I think the hysterical reaction for some quarters against changing the tax rate can easily be explained. Its in MNE's interest to pretend they are here for our tax rate to dissuade the government from increasing it. Its in the government's and IDA's interest to pretend we have a particularly low rate so as to attract firms, even if this isn't really the case.

I think pan-European tax competition is pointless unless we have a harmonised tax base. Otherwise tax competition will just be conducted by playing with exemptions.

I don't think raising corp tax will have the apocalyptic effects some claim. Also we could bargain to get something in return from the EU (like making them pay for their own bank bailouts). That said, I'd put greater emphasis on closing loopholes that do exist (even though we have less loopholes than Belgium and Germany) for companies like Google or U2 than on changing the rate.

There is a nice table over on irisheconomy with corp tax revenues/GDP.

sam macdonald said...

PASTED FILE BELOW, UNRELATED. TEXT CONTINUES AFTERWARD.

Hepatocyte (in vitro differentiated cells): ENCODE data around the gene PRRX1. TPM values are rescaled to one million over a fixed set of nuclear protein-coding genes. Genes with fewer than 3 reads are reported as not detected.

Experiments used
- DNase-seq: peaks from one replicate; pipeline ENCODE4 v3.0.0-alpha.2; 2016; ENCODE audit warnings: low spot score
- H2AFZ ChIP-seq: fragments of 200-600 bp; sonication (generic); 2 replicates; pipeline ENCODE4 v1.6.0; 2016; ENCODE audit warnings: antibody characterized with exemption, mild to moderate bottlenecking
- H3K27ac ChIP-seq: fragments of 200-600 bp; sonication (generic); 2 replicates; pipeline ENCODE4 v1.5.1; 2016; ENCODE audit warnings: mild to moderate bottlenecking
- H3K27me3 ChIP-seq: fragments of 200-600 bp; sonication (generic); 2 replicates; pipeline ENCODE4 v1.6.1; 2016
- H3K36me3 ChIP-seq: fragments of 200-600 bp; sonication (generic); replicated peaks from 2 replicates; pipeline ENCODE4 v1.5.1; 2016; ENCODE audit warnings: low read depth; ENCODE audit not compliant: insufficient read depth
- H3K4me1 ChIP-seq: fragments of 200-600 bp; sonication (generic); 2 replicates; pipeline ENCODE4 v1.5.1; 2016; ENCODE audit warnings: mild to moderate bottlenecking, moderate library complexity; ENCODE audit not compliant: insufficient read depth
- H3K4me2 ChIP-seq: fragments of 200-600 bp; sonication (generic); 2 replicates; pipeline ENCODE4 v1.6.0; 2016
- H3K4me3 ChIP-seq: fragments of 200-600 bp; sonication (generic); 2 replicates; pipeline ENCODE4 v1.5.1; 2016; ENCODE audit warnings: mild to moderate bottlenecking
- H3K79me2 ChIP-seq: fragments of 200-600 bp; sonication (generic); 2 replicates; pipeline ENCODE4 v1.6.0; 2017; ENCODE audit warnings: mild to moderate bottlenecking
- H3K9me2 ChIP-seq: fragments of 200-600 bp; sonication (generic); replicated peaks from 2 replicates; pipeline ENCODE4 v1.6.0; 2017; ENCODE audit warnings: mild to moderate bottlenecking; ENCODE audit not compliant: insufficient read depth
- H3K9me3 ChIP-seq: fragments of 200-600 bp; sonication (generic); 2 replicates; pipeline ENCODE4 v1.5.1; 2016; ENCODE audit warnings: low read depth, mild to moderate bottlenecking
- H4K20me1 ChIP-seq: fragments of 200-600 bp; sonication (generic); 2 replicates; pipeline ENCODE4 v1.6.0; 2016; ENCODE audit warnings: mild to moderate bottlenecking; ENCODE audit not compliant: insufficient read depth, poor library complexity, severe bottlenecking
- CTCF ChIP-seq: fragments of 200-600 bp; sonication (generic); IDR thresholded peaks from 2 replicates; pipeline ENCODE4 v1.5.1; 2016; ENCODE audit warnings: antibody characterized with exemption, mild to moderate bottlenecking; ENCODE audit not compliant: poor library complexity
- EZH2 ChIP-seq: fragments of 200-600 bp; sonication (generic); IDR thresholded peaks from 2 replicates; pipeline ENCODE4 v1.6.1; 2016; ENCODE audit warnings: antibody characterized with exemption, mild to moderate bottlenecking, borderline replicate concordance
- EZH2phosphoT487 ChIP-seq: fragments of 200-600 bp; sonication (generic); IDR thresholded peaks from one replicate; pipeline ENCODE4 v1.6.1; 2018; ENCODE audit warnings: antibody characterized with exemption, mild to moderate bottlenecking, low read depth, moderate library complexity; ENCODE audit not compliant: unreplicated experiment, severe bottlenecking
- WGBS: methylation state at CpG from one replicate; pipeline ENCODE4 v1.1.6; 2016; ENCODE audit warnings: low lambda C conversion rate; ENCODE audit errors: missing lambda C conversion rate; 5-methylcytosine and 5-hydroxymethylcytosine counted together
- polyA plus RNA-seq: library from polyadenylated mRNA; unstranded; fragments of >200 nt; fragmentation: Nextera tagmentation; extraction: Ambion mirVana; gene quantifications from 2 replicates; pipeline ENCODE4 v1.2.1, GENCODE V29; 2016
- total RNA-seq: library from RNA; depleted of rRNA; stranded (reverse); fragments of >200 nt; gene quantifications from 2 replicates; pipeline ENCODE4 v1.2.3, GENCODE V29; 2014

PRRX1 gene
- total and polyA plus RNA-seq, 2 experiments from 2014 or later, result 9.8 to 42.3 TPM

it is also important to note that ireland's low corporate tax rate, and poorly developed transfer pricing laws have the poitential toundermine the tax base of low income countries in Africa/Asia etc

Anonymous said...

Tax competition between members of a common political unit undermines the ability of the members to act collectively ... if corporation tax is to be used to attract foreign direct investment, this should be part of a European Union wide regional policy.

Clearly you're still labouring under the delusion of the EU as a benevolent if slightly paternalistic force, that can be trusted to do the best thing for its (slight wayward) peripheral children.

Have the events of the last week not thought you anything?

They will nail us to the mast in a heartbeat when their own interests are threatened. And you can be sure that a EU-wide regional investment policy would be all Fruit of the Loom and no Google.

Anonymous said...

Craig Barrett Intel stated that of all the original reasons for Intel locating in Ireland, tax was now the only one remaining.